Throughout the pandemic, millions of shoppers – including the older Baby Boomers – discovered the benefits of online shopping. Then, as brick-n-mortar retailers scrambled to survive, the increased availability of delivery, curbside pickup, BOPIS (Buy Online, Pickup In Store) and BORIS (Buy Online, Return In Store) was well received by a broad swath of consumers.
We see that this has brought heightened awareness of two different retail strategies: Convenience Retailing versus Destination Retailing.
And here's the deal: retailers now must choose either one or the other of those two strategies. You cannot have one foot on the dock and one foot in the boat. You DO have to decide!
We're sure you'll agree. Misinformation can be very harmful. Retailers surely don't need more harmful anythings!
Just last week, we came across the proverbial straw that broke the camel's back. It was a post on the Intuit Quickbooks site*, titled "Inventory Turnover Ratio." And the explanatory article was accompanied by an "Inventory Turnover Calculator."
What do we take exception to? The misleading and/or incorrect information it provides. For example, their "Inventory turnover calculator" requires two entries.
We must take exception. "Total costs involved in selling your products" is NOT the same as Cost of Goods Sold. Nor do they specify that it should be for a 12-month period of time.
We must take exception. What they surely meant to say is inventory @cost.
Successfully "doing retail" has always been a challenging and fascinating and evolving exercise. As the old Chinese proverb states, “It’s easy to open a store. However, it’s tough to keep it open.”
And today, seemingly more than ever, third party organizations, more than individual entrepreneurs, seem to be drawn to retailing. Consider:
These and others fit into our category of “retail-as-added-use.” "It looks easy. Why don't we open stores?"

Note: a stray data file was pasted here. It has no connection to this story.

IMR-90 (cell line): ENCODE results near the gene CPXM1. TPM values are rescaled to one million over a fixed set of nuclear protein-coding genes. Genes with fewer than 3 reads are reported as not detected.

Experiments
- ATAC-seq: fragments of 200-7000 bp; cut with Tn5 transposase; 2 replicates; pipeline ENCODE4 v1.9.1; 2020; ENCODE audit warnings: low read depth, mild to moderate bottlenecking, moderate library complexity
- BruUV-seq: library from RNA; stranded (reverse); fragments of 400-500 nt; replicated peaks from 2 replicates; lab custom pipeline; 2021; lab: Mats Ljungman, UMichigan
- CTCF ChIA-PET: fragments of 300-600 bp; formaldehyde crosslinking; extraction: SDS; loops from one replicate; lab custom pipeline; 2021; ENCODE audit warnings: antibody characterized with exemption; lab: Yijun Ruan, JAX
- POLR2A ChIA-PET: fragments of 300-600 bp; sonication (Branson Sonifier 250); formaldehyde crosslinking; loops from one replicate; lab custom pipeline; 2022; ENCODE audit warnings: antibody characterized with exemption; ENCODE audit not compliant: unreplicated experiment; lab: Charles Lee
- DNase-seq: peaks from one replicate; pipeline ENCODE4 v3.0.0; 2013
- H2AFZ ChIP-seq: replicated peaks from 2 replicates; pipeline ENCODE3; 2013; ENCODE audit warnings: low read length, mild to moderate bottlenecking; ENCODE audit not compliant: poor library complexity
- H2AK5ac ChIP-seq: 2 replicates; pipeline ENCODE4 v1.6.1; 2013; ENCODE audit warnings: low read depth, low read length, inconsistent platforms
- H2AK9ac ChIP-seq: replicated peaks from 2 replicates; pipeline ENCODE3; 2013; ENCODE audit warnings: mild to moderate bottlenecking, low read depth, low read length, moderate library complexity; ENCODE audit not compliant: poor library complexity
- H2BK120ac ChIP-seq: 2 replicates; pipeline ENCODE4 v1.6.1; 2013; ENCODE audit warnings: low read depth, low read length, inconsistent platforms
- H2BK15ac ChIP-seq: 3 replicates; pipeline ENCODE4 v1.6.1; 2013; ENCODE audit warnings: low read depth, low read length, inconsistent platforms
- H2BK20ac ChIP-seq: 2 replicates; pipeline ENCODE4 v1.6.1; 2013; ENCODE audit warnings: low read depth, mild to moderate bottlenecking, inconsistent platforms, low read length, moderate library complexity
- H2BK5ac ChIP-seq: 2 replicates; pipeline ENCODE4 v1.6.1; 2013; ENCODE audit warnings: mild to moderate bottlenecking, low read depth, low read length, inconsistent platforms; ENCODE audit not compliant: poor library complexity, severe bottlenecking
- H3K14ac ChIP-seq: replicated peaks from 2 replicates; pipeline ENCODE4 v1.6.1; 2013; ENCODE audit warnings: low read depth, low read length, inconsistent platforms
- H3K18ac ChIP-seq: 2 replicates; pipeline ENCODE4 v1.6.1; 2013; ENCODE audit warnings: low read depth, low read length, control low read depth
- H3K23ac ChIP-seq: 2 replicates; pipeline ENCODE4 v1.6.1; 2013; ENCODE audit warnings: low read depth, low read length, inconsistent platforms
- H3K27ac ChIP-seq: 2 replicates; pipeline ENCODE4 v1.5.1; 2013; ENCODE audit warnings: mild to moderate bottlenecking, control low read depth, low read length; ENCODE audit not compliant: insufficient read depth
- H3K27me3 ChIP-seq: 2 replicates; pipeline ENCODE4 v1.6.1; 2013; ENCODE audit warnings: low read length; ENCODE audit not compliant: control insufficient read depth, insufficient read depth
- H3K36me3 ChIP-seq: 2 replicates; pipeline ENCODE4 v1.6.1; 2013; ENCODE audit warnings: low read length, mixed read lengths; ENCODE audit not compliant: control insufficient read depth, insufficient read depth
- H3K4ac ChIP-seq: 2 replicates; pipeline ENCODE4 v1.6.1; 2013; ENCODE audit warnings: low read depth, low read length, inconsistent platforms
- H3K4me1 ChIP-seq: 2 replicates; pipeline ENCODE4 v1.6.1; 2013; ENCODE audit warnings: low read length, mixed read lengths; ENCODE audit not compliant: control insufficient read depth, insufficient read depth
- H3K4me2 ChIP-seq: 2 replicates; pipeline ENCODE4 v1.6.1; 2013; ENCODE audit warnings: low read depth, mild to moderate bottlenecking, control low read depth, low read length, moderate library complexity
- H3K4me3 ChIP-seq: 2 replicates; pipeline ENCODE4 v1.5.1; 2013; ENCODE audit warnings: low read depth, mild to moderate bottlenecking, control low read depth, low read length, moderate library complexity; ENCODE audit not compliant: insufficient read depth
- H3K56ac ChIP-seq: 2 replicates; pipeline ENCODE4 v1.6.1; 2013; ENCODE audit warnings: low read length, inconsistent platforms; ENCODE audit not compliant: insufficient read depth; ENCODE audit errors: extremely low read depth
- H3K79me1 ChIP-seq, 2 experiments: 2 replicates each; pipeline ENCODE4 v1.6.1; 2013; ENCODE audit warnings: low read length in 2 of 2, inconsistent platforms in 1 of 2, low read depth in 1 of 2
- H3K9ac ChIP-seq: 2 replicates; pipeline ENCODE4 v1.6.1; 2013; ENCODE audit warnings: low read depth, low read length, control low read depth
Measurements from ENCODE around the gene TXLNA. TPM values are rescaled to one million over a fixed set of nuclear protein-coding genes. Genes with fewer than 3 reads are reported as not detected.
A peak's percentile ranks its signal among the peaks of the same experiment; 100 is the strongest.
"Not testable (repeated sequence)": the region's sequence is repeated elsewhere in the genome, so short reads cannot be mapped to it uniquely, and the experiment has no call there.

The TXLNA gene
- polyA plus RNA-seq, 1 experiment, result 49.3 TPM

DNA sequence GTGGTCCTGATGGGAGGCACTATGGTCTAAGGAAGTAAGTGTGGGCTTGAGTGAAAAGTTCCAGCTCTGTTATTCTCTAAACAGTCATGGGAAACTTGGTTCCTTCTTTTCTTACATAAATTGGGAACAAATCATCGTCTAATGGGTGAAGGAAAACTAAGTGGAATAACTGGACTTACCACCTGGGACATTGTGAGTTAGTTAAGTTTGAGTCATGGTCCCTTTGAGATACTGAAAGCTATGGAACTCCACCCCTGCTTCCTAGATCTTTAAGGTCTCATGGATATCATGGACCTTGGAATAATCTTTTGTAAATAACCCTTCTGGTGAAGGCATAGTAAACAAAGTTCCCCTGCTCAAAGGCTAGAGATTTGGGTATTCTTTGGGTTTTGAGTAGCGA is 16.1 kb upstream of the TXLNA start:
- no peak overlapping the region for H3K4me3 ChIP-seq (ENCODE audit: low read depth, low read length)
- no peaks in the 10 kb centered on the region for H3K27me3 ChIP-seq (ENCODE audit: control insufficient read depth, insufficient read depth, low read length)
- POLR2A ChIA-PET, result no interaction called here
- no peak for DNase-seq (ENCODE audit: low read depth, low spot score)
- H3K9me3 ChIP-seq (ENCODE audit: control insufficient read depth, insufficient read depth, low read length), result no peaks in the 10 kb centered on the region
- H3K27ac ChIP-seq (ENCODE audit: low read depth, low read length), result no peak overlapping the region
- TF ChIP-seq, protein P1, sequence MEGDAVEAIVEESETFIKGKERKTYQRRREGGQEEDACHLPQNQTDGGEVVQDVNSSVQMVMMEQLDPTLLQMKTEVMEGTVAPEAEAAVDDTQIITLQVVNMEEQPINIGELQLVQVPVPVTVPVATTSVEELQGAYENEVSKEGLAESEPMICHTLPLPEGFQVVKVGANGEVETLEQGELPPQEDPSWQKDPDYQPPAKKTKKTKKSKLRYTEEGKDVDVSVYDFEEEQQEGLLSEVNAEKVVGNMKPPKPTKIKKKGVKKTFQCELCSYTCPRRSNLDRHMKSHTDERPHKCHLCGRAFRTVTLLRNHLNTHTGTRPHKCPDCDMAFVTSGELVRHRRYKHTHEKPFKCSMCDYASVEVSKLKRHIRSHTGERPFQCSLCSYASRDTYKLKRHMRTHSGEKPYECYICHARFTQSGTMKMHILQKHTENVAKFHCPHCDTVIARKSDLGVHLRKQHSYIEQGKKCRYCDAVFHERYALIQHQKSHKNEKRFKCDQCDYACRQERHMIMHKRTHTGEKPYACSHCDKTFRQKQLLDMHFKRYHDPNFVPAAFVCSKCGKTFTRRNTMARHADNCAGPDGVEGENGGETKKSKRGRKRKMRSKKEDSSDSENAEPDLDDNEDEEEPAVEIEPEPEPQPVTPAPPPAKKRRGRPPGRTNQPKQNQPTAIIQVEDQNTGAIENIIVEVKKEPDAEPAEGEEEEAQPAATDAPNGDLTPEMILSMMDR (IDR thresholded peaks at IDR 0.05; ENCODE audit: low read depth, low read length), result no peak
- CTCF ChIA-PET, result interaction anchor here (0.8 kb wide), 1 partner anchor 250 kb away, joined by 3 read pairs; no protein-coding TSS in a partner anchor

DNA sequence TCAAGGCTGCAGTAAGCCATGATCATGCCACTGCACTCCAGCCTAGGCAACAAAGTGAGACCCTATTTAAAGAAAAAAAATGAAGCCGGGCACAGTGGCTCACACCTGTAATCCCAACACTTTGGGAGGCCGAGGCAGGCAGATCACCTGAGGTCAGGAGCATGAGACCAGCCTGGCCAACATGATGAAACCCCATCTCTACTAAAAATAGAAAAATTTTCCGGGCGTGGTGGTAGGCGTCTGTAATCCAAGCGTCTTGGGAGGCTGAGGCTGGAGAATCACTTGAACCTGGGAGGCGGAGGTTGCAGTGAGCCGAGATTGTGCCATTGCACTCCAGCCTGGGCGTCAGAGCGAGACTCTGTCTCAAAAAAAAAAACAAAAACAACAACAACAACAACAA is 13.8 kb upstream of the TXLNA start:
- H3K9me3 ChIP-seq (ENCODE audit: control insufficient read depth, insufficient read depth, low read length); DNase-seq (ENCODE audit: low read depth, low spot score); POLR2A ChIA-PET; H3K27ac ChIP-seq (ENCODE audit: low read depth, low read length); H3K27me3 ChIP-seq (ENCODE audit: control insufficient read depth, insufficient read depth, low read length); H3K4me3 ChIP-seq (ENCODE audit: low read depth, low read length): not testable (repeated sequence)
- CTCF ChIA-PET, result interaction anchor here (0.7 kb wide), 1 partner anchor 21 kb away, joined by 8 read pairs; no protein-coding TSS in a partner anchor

But, retailing is not their core competency; they are manufacturers or direct marketers, or wholesalers, or importers, or whatever.
The Retail Owners Institute® makes it easy for you to get a quick financial health assessment of your own stores, as well as the retail industry, and every vertical within it.
From farm stores to apparel stores, wine stores to tire dealers, gift shops to convenience stores; all 45 verticals.
Here's how to get started.
Quite a picture, isn't it? Which ratios are trending up? Down? Any suggest some shaky times ahead? Any surprises? But most importantly, how will yours compare?
Managing inventory – arguably the #1 responsibility of a retailer – has been beset by a host of new and sometimes daunting challenges since 2020.
The last few months of 2022 only made matters worse. As supply chain issues seemed to subside, foreboding talk of a recession dominated, dampening customer spending.
Many retailers are feeling a bit over-inventoried as a result. Similar to that sense of having a few added pounds after the holidays.
In other words, a situation that is crying out for perspective. And The ROI has you covered on that!
What is the definition of "value" for customers? Pretty straightforward, actually.
Wait. What? "Benefits received?" "Burdens endured?"
Turns out, the only single answer to "What is value?" is, "It depends."
Don't just roll your eyes. What constitutes value for your customers increasingly is a make-or-break part of retailing.
Consider this retailer, whose sales over the last 4 weeks are down 12% compared to last year.
Some retailers in this situation essentially freak out.
But others know to keep asking questions. Before they decide what to do next to fix lagging sales, they want to know "Why?"
So, here is one way to get to the numbers behind the numbers; to begin to know the "why" of your sales trends.
All it takes is tapping into the data that's already in your POS system, and putting together a little summary tally sheet. Here's one example.
We were struck by these comments from folks for whom "back-to-school" is more than a season. Look what a state superintendent of public instruction* had to say about the upcoming school year.
Lots of retailers can identify with those comments, don't you agree?
Or, these observations about the disruptions and uncertainties of the pandemic:
Still less than $1 a day! 👀